Although the tax code is now even more complicated, most taxpayers will have simplified returns. This is because the standard deduction is much larger, meaning fewer taxpayers will benefit from itemizing their deductions. Therefore, fewer taxpayers will be required to track and report expenses to the IRS. Other changes, like removing the personal exemption and limiting state and local property tax deductions will hurt taxpayers that used to itemize, and force them to also take the standard deduction. For these taxpayers, the lower tax rates tend to balance out the negative effects of the changes.
Taxpayers with children have also been affected by the changes. Previously, families could claim a personal exemption for each dependent. By removing personal exemptions, families with children stood to see their tax bills rise. To combat this, they doubled the child tax credit to $2,000 and made it available to more families. They also included a $500 credit for taxpayers with dependents over the age of 17. This helps taxpayers who provide for their elderly parents or their college-age children.
In summary, most taxpayers will see their tax bills decline and many taxpayers will also see their tax returns simplified. Although, this is true for the majority of taxpayers, there are also some taxpayers that will end up paying more in taxes. Tax changes and their implications are unique to each taxpayer’s situation. It’s impossible to make blanket statements that apply to every single person. This post is written to give a high-level understanding and should not be considered tax advice. Please consult your tax preparer to discuss your specific circumstances. It’s also important to note that the changes to individual taxes are effective from 2018-2025. Under current law, we will revert back to the old system beginning in tax year 2026.
Tax planning opportunities
Conversations that we have been having with clients regarding tax planning have been focused in two areas. The first is for small businesses. The tax law creates the ability for businesses structured as LLCs, partnerships, and sole proprietors to take a 20% deduction on their taxable income. This benefit does phase out as income levels increase for service-based businesses. For example: dentists, doctors, insurance agents, and tax firms. If you own a business, we’d be happy to discuss tax planning related to the new law. Very closely related to tax planning, we also help business establish and manage retirement plans. These include 401(k)s, SEP IRAs, and SIMPLE IRAs.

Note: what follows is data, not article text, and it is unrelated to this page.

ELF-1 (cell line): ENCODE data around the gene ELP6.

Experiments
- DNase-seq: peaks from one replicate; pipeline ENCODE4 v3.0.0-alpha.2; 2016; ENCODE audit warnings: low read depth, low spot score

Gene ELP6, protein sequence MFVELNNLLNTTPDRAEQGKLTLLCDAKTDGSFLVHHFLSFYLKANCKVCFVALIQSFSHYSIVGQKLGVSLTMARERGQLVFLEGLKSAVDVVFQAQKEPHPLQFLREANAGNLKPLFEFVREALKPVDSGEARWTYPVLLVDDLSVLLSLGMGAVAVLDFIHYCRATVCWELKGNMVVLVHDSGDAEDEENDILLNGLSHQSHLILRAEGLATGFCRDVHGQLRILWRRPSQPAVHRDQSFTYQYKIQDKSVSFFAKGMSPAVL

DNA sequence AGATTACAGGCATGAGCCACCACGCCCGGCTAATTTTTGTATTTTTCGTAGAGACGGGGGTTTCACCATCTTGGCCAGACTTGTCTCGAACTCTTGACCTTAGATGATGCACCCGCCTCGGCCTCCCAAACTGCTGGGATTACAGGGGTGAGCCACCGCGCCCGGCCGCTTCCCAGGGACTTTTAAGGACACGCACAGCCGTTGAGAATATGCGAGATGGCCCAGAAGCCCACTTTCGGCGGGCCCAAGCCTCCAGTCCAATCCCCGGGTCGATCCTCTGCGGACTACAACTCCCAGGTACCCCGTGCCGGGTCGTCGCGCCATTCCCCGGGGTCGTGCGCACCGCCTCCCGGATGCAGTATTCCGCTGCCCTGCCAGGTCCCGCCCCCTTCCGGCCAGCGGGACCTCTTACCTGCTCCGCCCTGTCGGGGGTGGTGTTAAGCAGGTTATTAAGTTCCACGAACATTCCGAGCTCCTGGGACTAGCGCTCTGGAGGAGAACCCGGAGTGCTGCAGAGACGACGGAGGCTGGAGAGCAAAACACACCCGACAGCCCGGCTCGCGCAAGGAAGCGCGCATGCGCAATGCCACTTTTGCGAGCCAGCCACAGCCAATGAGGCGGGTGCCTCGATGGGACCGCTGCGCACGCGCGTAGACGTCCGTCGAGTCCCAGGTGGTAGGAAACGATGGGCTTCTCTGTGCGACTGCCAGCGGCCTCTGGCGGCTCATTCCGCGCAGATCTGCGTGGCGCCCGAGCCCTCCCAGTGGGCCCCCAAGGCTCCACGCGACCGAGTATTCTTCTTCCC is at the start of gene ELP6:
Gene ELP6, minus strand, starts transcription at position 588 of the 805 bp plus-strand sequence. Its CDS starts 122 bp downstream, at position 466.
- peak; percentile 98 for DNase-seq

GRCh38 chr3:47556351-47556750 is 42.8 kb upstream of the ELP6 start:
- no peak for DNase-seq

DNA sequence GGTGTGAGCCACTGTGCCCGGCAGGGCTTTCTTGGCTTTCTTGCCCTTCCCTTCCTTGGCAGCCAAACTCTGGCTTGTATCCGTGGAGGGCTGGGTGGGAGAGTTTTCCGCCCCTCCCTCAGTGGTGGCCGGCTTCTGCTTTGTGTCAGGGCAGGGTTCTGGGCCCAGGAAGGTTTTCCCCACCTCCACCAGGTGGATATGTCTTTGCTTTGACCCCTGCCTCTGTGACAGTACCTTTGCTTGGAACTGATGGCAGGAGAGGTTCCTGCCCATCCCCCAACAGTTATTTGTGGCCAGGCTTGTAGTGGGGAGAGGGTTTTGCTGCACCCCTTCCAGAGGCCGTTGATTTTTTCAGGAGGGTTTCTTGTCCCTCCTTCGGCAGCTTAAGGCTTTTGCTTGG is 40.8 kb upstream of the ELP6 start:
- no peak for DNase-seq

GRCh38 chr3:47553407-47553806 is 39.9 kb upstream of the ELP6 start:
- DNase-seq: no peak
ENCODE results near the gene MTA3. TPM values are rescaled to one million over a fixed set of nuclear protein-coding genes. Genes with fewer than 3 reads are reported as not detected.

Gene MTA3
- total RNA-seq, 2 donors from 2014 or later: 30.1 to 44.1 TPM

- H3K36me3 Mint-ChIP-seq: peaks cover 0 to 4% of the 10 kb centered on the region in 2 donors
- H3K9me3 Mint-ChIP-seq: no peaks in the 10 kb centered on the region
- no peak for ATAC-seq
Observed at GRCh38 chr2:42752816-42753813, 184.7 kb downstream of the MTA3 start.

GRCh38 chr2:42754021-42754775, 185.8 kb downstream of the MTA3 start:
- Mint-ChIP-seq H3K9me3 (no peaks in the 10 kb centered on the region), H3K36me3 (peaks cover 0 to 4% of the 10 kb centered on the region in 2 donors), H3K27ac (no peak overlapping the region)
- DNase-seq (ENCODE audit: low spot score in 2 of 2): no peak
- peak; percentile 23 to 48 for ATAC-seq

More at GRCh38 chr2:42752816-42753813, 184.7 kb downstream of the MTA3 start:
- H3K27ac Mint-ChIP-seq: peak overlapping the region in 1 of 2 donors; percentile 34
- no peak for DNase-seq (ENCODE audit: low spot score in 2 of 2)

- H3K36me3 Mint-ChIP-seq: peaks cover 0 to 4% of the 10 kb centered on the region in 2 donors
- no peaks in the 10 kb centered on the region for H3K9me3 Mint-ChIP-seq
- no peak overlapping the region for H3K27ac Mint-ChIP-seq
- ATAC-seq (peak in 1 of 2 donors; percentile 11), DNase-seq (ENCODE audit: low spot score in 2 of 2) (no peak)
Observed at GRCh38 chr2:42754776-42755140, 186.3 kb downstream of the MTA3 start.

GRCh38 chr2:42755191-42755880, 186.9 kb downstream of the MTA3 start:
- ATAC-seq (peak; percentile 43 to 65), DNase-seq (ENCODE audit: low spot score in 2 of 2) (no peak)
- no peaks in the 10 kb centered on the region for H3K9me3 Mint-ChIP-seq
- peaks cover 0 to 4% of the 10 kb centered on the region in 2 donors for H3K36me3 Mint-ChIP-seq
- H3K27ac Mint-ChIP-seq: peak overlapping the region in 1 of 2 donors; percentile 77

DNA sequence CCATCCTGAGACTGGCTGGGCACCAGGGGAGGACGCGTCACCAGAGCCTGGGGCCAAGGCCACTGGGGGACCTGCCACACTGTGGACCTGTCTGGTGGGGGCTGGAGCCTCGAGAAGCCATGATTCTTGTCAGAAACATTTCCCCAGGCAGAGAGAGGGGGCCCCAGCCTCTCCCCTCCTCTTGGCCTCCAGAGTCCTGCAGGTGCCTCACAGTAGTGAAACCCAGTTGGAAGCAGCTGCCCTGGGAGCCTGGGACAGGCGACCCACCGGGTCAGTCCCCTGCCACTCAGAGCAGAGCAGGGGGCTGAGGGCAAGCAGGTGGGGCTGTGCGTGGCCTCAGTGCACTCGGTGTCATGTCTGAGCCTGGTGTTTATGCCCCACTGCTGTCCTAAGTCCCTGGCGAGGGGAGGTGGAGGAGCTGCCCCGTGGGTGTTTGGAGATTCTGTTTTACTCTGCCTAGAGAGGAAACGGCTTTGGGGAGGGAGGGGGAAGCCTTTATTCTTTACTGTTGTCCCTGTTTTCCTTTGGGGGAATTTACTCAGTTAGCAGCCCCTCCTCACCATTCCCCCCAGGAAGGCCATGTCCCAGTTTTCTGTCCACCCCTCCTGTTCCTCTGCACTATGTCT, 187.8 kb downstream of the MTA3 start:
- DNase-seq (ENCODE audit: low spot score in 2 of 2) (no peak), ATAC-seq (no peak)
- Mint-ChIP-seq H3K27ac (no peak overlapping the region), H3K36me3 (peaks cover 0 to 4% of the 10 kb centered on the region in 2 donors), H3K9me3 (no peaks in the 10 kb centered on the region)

The second area that we are doing a lot of planning in is charitable giving. Because fewer people will be itemizing deductions moving forward, fewer people will benefit from charitable donations. Specifically, if you don’t itemize then charitable gifts don’t reduce your taxable income. For retirees, the most efficient way to work around this is to send a withdrawal from your retirement account directly to the charity. This prevents the income from ever showing up on your tax return, saving you tax dollars. This is especially important for individuals over age 70.5 as they are required to take distributions each year known as RMDs. You could send an RMD or donate stock from a portfolio tax efficiently, rather than writing a check every Sunday at church or giving sporadically to causes you care about. Using a Donor Advised Fund to lump charitable contributions together into one tax year is another example of a way to maximize tax savings for those that are charitably inclined. This is very close to our hearts and we would love the opportunity to help you create the biggest possible impact for causes that you care about.